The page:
We understand that ought never be organized doesnt mean that we do what we do without any planning or predictability. What is never organized is the part that matters most: one addict helping another..The wordless language of empathy is what makes NA work. We cant organize our collective spirit; its free. We can take care of it (it = the responsibility of NA) with each other, for each other, and for the addict still to come. The work we do in service to NA ought always be in a spirit of unity: We hold each other accountable, and we are responsible to those we serve, so that our personalities are less likely to divert us. 10 NA has no opinion on outside issues; hence the NA name ought never be brought into public controversy.
Spiritual Principles humility unity responsibility prudence anonymity integrity discernment fidelity simplicity freedom caution patience tolerance acceptance The better we get at telling the truth, the clearer our message becomes. Clarity and simplicity are key to our message. Our message speaks for itself; our success is defense enough.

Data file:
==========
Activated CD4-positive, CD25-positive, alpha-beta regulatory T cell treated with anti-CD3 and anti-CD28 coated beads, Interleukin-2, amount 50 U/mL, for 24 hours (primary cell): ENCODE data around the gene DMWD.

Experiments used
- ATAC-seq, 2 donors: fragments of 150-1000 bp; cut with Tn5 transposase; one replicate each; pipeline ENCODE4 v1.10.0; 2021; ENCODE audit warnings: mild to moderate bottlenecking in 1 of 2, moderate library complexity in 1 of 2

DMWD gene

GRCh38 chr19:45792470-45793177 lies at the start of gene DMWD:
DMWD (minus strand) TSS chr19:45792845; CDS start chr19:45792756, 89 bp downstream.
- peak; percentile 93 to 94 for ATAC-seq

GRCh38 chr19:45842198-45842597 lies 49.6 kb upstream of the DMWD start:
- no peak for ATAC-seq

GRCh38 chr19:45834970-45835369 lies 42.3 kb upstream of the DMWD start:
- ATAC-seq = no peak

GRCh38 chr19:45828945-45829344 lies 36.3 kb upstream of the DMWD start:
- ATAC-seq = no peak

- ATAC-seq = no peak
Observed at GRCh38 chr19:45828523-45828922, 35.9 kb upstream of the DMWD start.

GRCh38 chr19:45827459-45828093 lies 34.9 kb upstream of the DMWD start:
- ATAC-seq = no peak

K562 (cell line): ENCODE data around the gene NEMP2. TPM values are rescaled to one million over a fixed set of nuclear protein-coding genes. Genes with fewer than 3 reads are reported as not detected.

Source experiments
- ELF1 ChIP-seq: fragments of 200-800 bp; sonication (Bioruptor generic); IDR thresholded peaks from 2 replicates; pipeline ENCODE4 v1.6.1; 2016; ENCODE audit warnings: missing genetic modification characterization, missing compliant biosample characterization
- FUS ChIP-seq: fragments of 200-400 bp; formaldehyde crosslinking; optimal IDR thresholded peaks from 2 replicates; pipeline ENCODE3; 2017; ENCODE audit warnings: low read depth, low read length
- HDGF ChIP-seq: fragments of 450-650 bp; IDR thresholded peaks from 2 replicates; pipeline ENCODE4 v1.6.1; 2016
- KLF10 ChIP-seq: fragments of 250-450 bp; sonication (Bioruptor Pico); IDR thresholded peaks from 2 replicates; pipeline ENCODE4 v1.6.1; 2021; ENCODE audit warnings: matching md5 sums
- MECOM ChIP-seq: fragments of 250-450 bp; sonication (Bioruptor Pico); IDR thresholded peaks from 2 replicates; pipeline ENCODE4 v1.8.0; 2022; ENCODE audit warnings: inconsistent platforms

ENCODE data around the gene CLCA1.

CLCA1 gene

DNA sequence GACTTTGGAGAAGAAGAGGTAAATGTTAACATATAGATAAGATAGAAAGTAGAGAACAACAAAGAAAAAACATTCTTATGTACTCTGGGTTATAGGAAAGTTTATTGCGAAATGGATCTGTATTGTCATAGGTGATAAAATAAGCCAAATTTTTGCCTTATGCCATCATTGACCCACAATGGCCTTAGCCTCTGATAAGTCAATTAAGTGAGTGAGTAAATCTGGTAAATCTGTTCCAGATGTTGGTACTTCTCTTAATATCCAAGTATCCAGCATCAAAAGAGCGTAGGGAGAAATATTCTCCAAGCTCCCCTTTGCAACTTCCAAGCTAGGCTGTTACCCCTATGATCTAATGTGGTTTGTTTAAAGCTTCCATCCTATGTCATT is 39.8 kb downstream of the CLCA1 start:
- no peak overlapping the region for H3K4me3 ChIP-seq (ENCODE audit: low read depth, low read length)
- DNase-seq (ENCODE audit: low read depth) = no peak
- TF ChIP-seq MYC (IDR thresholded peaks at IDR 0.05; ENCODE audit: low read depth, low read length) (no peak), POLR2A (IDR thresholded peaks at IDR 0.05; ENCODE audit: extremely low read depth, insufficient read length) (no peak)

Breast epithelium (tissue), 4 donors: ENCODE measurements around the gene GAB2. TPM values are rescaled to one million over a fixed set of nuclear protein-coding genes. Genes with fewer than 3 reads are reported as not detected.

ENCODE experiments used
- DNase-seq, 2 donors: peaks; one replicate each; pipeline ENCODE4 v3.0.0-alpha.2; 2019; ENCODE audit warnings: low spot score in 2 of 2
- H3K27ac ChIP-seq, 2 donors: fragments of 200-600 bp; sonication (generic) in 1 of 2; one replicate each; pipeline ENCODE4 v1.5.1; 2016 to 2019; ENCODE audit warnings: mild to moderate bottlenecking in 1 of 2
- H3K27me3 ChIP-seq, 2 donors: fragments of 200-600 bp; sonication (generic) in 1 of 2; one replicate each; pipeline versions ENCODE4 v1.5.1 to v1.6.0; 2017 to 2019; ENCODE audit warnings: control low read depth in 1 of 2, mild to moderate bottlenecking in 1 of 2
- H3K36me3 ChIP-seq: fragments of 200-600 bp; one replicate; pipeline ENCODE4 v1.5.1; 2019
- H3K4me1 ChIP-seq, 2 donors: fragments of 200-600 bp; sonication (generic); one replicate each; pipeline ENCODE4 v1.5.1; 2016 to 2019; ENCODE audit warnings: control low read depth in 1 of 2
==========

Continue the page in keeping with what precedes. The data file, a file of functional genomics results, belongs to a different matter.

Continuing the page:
Focusing on our primary purpose frees us from the need to be distracted or diverted into debates with those whose interests and motives differ. Our commitments to unity, anonymity, and our primary purpose are ours alone. Tradition Ten serves as a guidepost and a warning. Outside issues divert us; when we lose our focus, disunity and discord rush in. The easiest way to honor Tradition Ten is to keep it simple. 11 Our public relations policy is based on attraction rather than promotion. We need always maintain personal anonymity at the level of press, radio, and films Spiritual Principles faith service anonymity integrity fidelity prudencediscernment accountability humility respect goodwill gratitude unity wisdom
Traditions Ten and Eleven provide us with a specific vision for what NA says to the public. Our message is powerful because it is true. We use the term public relations because we build and maintain ongoing relationships with people and organization outside NA in order to reach addicts seeking recovery. Each of us is responsible for making a meeting attractive. We let people know who we are, what we do, and where to find us. Sharing from the heart is the most attractive thing we have to offer. 12 Anonymity is the spiritual foundation of all our Traditions, ever reminding us to place principles before personalities. Spiritual Principles faith service anonymity